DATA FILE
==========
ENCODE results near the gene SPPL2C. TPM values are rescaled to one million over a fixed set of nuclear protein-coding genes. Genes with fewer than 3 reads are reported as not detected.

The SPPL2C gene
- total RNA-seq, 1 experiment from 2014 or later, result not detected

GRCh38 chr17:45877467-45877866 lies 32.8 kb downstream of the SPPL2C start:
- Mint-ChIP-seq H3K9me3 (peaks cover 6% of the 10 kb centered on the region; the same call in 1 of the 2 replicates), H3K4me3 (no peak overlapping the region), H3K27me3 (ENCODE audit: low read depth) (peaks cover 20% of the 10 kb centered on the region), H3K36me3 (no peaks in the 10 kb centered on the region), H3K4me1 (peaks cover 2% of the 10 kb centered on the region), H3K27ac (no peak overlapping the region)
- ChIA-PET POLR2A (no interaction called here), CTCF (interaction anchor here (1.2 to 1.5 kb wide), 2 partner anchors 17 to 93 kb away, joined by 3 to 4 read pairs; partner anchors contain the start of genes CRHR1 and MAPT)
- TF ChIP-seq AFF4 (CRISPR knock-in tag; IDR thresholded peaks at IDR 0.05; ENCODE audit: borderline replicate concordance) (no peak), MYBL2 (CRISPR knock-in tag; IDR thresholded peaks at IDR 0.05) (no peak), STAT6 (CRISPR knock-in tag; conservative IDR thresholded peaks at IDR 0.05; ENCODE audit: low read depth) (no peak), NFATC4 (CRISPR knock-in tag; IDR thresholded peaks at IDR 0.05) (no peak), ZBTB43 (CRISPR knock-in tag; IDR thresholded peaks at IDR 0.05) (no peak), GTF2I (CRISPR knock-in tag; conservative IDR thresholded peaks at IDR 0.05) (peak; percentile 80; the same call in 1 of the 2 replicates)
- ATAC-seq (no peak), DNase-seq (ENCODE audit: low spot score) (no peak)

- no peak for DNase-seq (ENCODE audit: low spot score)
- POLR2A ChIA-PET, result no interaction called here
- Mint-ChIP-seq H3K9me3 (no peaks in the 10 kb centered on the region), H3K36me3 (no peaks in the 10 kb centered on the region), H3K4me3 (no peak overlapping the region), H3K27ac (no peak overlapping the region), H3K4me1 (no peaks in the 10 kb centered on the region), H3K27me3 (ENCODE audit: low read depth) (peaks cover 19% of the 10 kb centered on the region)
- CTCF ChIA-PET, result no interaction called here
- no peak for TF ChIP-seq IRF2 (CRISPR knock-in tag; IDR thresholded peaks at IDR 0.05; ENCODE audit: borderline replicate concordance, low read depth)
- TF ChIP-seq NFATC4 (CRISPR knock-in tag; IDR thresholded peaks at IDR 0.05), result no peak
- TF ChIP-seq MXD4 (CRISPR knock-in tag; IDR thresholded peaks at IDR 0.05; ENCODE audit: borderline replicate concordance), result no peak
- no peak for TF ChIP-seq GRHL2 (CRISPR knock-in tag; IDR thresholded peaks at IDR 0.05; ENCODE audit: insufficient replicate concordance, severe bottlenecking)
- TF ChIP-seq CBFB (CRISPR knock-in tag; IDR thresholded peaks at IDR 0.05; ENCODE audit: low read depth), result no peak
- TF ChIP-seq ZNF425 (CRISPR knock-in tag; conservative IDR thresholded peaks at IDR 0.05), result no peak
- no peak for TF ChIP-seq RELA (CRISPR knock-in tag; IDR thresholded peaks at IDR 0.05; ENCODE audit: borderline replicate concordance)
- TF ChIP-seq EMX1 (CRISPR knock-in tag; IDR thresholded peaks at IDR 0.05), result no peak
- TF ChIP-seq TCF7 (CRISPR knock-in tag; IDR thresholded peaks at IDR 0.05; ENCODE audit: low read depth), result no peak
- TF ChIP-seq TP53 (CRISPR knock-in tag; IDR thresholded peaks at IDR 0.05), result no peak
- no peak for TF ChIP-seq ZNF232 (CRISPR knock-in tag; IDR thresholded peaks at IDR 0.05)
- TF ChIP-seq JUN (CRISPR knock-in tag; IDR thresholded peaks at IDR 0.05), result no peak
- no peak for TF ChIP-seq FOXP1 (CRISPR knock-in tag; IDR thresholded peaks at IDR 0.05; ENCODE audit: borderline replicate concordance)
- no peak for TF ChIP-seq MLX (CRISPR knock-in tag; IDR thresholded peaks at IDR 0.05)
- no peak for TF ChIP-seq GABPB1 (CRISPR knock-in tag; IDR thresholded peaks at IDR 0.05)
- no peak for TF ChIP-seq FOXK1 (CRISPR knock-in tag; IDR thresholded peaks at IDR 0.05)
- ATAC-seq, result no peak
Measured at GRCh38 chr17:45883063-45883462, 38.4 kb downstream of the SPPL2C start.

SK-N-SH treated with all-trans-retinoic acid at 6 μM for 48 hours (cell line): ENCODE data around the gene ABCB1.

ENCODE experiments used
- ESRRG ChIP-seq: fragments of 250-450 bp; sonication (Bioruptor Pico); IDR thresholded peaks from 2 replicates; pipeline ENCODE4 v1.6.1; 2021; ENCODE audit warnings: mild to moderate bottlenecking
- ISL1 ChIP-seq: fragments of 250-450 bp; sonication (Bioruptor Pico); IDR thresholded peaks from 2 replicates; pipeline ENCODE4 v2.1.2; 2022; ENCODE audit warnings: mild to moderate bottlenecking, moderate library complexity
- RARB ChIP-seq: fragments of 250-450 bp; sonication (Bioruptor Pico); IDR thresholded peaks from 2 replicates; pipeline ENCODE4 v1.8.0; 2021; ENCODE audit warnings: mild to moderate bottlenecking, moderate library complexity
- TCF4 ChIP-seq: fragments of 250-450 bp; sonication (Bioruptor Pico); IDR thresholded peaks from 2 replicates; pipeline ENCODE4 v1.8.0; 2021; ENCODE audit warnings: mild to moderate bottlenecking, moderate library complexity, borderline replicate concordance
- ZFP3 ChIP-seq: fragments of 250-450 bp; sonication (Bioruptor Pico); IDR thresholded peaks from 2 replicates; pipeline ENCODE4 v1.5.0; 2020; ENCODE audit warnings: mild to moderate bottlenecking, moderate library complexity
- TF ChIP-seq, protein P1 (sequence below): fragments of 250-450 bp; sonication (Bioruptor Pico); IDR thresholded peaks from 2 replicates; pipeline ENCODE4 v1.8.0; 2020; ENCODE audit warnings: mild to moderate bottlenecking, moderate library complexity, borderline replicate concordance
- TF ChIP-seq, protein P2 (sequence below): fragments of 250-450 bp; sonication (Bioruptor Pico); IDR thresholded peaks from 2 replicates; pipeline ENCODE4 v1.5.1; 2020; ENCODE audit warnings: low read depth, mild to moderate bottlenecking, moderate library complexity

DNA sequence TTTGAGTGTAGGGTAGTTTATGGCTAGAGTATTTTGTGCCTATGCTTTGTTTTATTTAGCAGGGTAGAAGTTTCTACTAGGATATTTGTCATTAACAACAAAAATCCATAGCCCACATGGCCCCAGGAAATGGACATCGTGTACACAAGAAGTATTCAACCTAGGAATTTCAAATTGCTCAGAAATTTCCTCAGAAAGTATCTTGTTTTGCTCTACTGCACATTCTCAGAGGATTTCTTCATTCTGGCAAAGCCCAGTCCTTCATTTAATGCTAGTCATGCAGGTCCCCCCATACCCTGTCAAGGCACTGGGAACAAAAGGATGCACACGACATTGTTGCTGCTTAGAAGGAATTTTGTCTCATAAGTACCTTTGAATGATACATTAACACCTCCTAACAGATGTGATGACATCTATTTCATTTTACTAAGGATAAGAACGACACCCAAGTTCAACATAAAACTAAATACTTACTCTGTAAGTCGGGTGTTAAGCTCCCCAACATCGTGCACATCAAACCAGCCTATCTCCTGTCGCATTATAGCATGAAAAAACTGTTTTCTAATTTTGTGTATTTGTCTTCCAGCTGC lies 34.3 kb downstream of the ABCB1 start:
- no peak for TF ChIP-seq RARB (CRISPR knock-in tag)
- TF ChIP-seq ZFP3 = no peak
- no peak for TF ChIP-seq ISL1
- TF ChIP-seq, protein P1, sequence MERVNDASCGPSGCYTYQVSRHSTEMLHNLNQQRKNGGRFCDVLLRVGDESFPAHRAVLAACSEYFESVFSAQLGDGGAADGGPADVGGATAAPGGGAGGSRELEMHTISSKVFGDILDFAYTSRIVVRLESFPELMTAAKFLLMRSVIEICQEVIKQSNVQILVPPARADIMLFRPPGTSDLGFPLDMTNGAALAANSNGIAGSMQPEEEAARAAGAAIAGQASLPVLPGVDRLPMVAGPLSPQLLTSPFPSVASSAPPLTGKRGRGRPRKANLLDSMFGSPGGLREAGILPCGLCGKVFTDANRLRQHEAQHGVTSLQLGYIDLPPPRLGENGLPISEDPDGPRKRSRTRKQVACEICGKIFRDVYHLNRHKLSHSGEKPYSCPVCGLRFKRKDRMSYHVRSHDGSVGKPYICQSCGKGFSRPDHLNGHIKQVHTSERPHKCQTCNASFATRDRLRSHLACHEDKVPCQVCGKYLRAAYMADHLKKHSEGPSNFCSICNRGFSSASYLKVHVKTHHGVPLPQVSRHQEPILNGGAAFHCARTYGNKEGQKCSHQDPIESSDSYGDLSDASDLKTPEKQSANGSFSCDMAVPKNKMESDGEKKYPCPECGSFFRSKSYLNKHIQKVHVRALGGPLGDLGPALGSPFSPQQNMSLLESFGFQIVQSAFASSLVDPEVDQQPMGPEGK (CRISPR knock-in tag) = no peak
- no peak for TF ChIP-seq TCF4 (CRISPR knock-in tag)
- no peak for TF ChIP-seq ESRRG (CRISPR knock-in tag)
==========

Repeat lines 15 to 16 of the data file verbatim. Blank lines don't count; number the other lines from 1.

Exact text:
- TF ChIP-seq MXD4 (CRISPR knock-in tag; IDR thresholded peaks at IDR 0.05; ENCODE audit: borderline replicate concordance), result no peak
- no peak for TF ChIP-seq GRHL2 (CRISPR knock-in tag; IDR thresholded peaks at IDR 0.05; ENCODE audit: insufficient replicate concordance, severe bottlenecking)